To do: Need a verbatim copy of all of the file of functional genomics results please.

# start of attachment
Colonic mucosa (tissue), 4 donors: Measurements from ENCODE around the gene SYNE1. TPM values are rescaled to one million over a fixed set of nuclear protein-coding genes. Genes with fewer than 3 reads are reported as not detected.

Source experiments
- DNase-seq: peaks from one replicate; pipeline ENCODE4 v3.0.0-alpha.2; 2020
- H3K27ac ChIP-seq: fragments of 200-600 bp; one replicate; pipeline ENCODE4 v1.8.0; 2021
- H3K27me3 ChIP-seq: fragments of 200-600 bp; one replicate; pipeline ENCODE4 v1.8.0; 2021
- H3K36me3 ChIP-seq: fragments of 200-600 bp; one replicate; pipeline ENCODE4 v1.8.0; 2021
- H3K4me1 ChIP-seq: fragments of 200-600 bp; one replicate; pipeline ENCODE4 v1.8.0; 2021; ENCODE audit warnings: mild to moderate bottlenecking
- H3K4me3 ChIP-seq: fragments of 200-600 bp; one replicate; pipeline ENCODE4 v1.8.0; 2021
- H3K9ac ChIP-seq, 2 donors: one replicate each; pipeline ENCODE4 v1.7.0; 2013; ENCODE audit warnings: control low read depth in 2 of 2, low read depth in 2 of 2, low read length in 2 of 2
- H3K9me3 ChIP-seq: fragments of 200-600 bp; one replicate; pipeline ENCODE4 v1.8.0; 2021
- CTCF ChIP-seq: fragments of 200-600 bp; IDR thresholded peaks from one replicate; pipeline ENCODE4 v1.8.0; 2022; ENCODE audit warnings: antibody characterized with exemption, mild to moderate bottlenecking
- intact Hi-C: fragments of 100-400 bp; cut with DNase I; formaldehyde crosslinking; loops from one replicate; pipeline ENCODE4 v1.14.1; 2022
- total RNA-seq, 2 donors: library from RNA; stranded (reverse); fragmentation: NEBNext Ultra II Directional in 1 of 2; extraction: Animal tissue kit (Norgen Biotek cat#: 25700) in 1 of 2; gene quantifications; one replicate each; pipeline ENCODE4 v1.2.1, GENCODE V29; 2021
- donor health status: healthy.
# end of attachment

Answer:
Colonic mucosa (tissue), 4 donors: Measurements from ENCODE around the gene SYNE1. TPM values are rescaled to one million over a fixed set of nuclear protein-coding genes. Genes with fewer than 3 reads are reported as not detected.

Source experiments
- DNase-seq: peaks from one replicate; pipeline ENCODE4 v3.0.0-alpha.2; 2020
- H3K27ac ChIP-seq: fragments of 200-600 bp; one replicate; pipeline ENCODE4 v1.8.0; 2021
- H3K27me3 ChIP-seq: fragments of 200-600 bp; one replicate; pipeline ENCODE4 v1.8.0; 2021
- H3K36me3 ChIP-seq: fragments of 200-600 bp; one replicate; pipeline ENCODE4 v1.8.0; 2021
- H3K4me1 ChIP-seq: fragments of 200-600 bp; one replicate; pipeline ENCODE4 v1.8.0; 2021; ENCODE audit warnings: mild to moderate bottlenecking
- H3K4me3 ChIP-seq: fragments of 200-600 bp; one replicate; pipeline ENCODE4 v1.8.0; 2021
- H3K9ac ChIP-seq, 2 donors: one replicate each; pipeline ENCODE4 v1.7.0; 2013; ENCODE audit warnings: control low read depth in 2 of 2, low read depth in 2 of 2, low read length in 2 of 2
- H3K9me3 ChIP-seq: fragments of 200-600 bp; one replicate; pipeline ENCODE4 v1.8.0; 2021
- CTCF ChIP-seq: fragments of 200-600 bp; IDR thresholded peaks from one replicate; pipeline ENCODE4 v1.8.0; 2022; ENCODE audit warnings: antibody characterized with exemption, mild to moderate bottlenecking
- intact Hi-C: fragments of 100-400 bp; cut with DNase I; formaldehyde crosslinking; loops from one replicate; pipeline ENCODE4 v1.14.1; 2022
- total RNA-seq, 2 donors: library from RNA; stranded (reverse); fragmentation: NEBNext Ultra II Directional in 1 of 2; extraction: Animal tissue kit (Norgen Biotek cat#: 25700) in 1 of 2; gene quantifications; one replicate each; pipeline ENCODE4 v1.2.1, GENCODE V29; 2021
- donor health status: healthy.